Not even Adam Grinwis himself could stop Orlando City fans from pouring into the south end of Exploria Stadium to watch their team up close in a penalty shoot.
Not in arguably the biggest game of the club’s season.
Not with a spot in the U.S. Open Cup semifinals on the line.
And neither could the moment stop Grinwis and his Orlando City teammates, which had come within seconds of winning in regulation before Maxi Moralez scored to equalize in the 96th minute of stoppage time, to rally in a penalty kick shootout and deliver a historic victory for Orlando City on Wednesday night.
The Lions are on their way to their first Open Cup semifinal in club history where they’ll next meet rivals Atlanta United, another team in the midst of its deepest run in the nation’s oldest continuous soccer tournament, on Aug. 7.
You could probably contain within two hands — maybe one — moments in Orlando’s MLS history that have rivaled this in terms of charismatic, passionate, emotional, and magical.
It started with Chris Mueller‘s go-ahead goal in the 61st minute, a headed ball from a wide-open spot on the back post, finishing a perfect service into the box from Nani, and ending with Grinwis stopping Maxime Chanot‘s final penalty attempt for New York City FC in sudden death, his second save in the shootout, to secure the victory.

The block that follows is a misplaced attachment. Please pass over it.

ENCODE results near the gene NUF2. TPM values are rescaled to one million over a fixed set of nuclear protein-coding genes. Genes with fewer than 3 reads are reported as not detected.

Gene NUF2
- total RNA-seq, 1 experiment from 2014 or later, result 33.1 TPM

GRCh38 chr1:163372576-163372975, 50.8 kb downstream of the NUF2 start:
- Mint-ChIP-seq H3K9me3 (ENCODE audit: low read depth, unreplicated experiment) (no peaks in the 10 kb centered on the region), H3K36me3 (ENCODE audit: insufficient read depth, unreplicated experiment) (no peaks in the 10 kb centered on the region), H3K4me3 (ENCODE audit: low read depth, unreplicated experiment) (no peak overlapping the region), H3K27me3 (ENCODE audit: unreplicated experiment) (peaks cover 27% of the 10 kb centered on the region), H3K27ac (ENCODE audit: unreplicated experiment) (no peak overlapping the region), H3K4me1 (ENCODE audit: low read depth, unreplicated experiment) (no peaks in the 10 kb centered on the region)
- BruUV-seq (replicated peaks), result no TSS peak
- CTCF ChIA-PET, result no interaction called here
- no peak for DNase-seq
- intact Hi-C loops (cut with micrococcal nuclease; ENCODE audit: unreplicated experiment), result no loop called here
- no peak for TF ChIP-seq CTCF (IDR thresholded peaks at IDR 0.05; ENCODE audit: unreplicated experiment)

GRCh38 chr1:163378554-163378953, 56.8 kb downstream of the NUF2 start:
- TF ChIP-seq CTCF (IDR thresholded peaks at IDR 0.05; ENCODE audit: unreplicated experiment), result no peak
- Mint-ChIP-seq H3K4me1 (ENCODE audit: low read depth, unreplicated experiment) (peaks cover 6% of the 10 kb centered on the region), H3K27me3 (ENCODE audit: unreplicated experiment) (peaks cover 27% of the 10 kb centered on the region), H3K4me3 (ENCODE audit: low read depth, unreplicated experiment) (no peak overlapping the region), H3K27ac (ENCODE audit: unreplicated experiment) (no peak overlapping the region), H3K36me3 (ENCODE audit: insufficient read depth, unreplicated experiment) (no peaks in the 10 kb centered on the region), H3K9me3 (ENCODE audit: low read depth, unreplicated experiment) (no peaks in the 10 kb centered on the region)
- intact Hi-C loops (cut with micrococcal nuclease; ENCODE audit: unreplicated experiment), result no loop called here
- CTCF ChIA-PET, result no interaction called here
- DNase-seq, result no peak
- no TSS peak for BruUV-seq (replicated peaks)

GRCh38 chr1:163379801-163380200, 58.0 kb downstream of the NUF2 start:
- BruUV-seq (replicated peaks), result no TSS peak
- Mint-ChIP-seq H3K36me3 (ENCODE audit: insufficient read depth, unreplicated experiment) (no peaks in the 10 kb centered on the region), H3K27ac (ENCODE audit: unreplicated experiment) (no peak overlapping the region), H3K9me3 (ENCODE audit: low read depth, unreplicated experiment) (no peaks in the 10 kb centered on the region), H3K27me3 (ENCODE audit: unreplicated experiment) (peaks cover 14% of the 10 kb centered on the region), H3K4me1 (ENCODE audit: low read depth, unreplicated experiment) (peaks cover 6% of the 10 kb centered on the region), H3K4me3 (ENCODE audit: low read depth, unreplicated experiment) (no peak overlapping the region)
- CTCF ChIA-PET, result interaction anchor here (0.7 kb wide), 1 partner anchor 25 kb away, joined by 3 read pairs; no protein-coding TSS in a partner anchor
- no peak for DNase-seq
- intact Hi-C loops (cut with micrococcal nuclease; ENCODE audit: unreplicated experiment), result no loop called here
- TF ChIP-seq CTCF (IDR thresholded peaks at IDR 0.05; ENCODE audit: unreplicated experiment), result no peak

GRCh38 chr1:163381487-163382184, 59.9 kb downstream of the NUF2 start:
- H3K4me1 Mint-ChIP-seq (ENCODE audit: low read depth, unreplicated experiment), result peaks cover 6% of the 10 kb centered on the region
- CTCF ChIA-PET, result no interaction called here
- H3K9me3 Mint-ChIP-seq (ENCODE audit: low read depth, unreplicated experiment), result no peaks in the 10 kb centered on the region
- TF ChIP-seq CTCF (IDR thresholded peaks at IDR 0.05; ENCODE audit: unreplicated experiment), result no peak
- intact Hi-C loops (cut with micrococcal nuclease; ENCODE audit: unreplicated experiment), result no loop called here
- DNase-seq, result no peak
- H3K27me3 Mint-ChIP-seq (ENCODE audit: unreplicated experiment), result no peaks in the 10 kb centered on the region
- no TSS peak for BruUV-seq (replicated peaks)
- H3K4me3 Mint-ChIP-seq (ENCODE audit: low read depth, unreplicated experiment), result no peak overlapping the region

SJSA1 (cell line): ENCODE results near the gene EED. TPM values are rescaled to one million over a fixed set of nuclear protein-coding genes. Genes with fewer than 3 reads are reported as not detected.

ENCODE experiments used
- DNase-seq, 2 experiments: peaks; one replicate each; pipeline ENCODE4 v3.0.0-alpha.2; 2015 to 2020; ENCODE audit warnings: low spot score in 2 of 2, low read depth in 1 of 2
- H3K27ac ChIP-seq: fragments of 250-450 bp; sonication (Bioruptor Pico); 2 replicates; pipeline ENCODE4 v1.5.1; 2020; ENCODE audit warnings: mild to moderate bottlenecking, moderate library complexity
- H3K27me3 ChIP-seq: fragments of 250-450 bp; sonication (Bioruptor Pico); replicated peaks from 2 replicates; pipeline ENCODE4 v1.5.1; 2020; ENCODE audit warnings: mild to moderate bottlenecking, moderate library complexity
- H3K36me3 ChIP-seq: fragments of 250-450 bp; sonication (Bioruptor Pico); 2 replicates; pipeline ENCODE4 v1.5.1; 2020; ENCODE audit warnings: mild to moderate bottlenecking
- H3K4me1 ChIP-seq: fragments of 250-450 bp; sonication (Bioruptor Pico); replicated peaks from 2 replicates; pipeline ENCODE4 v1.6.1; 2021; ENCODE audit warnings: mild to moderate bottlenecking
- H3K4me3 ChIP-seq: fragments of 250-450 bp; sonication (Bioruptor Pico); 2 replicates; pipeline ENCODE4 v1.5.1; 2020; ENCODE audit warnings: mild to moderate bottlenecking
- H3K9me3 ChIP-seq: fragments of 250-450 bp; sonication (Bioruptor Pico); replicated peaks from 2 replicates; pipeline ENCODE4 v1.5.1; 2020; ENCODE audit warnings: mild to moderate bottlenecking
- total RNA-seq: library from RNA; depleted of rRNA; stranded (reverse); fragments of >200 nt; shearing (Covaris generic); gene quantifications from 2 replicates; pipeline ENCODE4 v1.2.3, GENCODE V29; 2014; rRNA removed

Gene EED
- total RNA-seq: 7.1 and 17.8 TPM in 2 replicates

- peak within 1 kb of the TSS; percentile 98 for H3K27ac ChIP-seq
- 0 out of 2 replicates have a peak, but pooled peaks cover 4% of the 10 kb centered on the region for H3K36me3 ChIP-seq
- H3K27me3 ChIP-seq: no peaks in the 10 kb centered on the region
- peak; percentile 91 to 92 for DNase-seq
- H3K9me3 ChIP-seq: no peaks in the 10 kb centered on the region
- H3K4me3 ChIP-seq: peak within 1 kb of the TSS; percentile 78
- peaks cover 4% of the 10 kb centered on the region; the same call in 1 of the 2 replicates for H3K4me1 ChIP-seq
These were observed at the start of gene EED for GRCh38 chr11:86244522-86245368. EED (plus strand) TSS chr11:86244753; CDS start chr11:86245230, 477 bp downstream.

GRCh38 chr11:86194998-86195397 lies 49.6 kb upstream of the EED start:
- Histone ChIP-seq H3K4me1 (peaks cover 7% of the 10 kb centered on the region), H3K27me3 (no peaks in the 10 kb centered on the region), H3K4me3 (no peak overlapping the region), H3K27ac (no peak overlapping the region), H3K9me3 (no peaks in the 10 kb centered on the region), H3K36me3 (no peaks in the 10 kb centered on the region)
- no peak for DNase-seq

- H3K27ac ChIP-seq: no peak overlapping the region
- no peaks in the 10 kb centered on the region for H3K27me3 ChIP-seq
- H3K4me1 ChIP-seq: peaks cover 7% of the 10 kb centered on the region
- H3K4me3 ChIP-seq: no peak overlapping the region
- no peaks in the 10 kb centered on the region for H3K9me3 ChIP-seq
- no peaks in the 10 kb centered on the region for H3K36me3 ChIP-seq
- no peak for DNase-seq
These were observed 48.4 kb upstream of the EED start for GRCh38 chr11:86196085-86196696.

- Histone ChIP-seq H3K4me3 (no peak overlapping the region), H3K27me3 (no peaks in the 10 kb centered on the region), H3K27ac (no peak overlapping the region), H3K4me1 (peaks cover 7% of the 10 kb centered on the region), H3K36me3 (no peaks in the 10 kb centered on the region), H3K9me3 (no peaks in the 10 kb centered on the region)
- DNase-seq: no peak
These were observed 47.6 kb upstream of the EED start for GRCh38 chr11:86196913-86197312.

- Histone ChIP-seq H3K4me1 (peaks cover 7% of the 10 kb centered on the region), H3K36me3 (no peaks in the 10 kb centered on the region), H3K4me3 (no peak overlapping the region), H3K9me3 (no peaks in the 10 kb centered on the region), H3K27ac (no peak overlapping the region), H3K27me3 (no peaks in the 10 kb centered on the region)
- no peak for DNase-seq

In between, it was never a guarantee that Orlando City would pull it off. Not with a history of heartbreak and dramatic collapses.
NYCFC dominated Orlando from the start. They created countless chances in the first half, out-shot the Lions 16-14, and controlled the game with 64 percent of the possession — an impressive feat for the visiting team.
Moralez’s game-tying goal at the death was a gut-punch that noticeably hobbled the team into the 30 minutes of extra time, as the Lions struggled to keep up with NYCFC, which had been threatening to score again throughout the two 15-minute halves. But Orlando held on and saw the game to penalty kicks, where they knew they had an advantage.
Orlando City fans have been waiting ever so patiently, dying for moments like this to become reality again. It’s been a rough couple of years for the team and it’s passionate, never-waning fan base — especially so over the last 13-14 months.
There might be a time down the road where we can look back at this match as the turning point for the club, that it can compete again, that it can entertain again, and that it can deliver again.
Orlando City is now just two wins away from its first major trophy since winning the USL regular-season title in 2014. It’s not far-fetched to say that the purpose of this season is to restore faith in the club again, to show it’s finally on the upward trajectory — MLS Cup Playoffs or not.
At the very least, it’s delivered an image we can hold on to: hundreds of fans bum-rushing the south end seats just to be there when the players themselves got to do the same.
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